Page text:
Global markets slide on Chinese trade fears

Market report: AIB shares fell 2.1% on news of new CEO as INM shares recovered losses

European shares closed lower for a second day on Friday as weak European and Chinese data renewed worries about global growth and sent a pan-European benchmark on course for its worst quarter since 2011.


The Iseq finished the session down marginally, by 0.3 per cent, on very thin trading volumes.

AIB, which announced that Colin Hunt will take over as its new chief executive, finished the day at €3.55, down 2.1 per cent.

Independent News & Media rallied to 6 cent per share. The stock finished up by 5.3 per cent, clawing back some of its losses earlier this week after further revelations about its handling of staff data and news of the impending exit of its chief financial officer.

Kerry Group traded down marginally, ending the session at €89.80 per share, after it announced it had agreed two US acquisitions for €325 million.


GVC Holdings hit the jackpot ahead of a UK parliamentary vote on legislation next week that Citi analysts say will remove a risk of a major cash outlay to former Ladbrokes shareholders. The stock was up 9 per cent, the top gainer on the FTSE 100.

Mining stocks dropped as London copper was on course for a third straight weekly loss. Glencore dropped 1.7 per cent while Rio Tinto , BHP, and Anglo American fell between 0.6 and 1.5 per cent.

Housebuilders Taylor Wimpey, Persimmon, and Barratt Development fell 1.8 to 2.7 per cent as doubts persisted over UK prime minister Theresa May's ability to secure tweaks to her Brexit deal from EU leaders.

Construction firm Balfour Beatty climbed 4.1 per cent after saying full-year profits would beat expectations thanks to the proceeds from the sale of an infrastructure investment this month.

Construction materials firm Low & Bonar, however, saw its shares fall 16.8 per cent, the biggest drop on the FTSE small-caps index, after it said tough market and trading conditions persisted during its fourth quarter.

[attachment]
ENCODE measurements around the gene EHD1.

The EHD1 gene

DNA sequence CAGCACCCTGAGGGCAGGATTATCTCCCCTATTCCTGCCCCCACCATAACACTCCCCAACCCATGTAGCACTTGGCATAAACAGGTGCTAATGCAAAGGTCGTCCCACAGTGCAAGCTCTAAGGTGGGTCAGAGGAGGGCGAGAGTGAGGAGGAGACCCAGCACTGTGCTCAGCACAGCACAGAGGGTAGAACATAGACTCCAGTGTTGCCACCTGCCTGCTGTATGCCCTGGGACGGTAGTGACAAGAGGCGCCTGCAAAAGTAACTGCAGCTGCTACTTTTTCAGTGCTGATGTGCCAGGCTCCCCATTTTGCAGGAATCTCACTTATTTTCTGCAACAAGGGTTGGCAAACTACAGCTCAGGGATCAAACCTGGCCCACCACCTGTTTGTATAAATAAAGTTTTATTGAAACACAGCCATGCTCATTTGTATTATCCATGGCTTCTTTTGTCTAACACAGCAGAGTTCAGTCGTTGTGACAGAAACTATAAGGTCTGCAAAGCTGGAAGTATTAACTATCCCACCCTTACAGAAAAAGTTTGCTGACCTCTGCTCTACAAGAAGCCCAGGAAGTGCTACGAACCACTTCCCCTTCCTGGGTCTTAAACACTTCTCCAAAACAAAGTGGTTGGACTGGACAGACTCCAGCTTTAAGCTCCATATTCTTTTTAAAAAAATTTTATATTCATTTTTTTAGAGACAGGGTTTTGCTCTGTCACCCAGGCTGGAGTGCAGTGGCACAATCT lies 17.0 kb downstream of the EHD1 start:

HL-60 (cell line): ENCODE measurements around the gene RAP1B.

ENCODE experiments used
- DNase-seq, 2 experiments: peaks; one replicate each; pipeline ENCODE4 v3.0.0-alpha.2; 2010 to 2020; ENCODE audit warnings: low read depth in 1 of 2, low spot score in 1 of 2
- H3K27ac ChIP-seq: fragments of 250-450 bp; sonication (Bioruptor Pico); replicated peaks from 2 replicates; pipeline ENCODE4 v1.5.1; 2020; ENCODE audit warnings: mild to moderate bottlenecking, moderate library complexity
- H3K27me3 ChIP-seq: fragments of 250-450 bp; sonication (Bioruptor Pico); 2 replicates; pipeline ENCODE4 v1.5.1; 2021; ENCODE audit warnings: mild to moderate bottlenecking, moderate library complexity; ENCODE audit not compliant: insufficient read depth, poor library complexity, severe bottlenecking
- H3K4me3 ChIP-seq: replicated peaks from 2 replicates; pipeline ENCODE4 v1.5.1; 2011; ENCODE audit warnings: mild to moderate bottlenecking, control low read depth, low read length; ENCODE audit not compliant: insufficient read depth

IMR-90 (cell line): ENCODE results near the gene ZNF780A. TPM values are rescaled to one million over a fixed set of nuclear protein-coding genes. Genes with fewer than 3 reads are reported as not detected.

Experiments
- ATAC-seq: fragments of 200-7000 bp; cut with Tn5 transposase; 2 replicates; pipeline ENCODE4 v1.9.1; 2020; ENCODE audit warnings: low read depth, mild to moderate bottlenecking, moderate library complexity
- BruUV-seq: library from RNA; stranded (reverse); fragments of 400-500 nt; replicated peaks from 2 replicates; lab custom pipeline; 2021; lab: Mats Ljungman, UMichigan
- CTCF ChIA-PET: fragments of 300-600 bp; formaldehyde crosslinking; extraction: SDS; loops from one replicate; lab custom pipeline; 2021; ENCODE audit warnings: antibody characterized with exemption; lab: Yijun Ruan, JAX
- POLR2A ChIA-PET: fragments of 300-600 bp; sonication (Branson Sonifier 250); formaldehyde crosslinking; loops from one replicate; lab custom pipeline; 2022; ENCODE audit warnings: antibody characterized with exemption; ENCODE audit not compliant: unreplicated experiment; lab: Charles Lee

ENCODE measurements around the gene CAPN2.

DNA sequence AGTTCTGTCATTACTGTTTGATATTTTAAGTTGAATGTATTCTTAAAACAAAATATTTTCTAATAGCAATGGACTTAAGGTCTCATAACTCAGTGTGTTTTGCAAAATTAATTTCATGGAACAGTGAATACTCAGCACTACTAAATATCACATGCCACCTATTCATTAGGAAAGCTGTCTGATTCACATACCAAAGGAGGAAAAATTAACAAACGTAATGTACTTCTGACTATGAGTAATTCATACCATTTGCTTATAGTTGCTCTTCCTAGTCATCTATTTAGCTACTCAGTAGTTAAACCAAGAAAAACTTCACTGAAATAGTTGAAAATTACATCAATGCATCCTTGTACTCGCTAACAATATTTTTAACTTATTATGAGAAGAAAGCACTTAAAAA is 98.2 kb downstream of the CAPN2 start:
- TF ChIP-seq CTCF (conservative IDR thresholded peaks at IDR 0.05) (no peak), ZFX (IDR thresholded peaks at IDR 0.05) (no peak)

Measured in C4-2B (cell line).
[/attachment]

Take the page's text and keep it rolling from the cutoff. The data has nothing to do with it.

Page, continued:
Drugmaker Indivior topped the FTSE 250, up 8.3 per cent, after BAML upped its price target on the stock.


The carmaker and auto supplier sector was down 1.44 per cent, the biggest loser. A drop in European car sales last month deepened worries about slowing demand following the introduction of tougher new emissions tests.

The luxury sector was also in focus after Hennessey, Moet and Louis Vuitton owner LVMH announced plans to buy boutique hotel group Belmond in a deal worth $3.2 billion. While the deal will shore up its niche hospitality business, analysts questioned whether it will be a significant boost to earnings. LVMH ended the day down 1.5 per cent.

M&A dominated other headlines too. German online classifieds company Scout24 jumped 13.6 per cent, topping the STOXX 600 leader board after the Financial Times reported it was exploring a sale that could see it taken out of the market in one of the country's largest leveraged buyouts in years.

New York

Johnson & Johnson leading the losses after Reuters reported the company knew for decades that asbestos lurked in its Baby Powder.

The company’s shares tumbled 11.46 per cent, on pace for their biggest one-day percentage drop in 16 years. The stock was the biggest drag on the S&P 500 and the Dow Industrials.

The technology index, which includes a number of companies with global operations, especially China, dropped 1.31 per cent. Apple fell 2.23 per cent, with some reports citing a top analyst slashing iPhone sales estimate for the decline.

Costco Wholesale dropped 8.10 per cent after the warehouse club retailer reported a fall in quarterly gross margin. The stock was the biggest laggard on the consumer staples index.

Walgreens Boots Alliance as another healthcare stock that declined, down 4.17 per cent, after Goldman Sachs downgraded the drugstore owner's shares. Cisco Systems slipped 2.53 per cent after brokerage Instinet downplayed the company's stock, citing weak IT spending in 2019.

- Additional reporting: Reuters

Mark Paul

Mark Paul

Mark Paul is Business Affairs Correspondent of The Irish Times. He also writes the Caveat column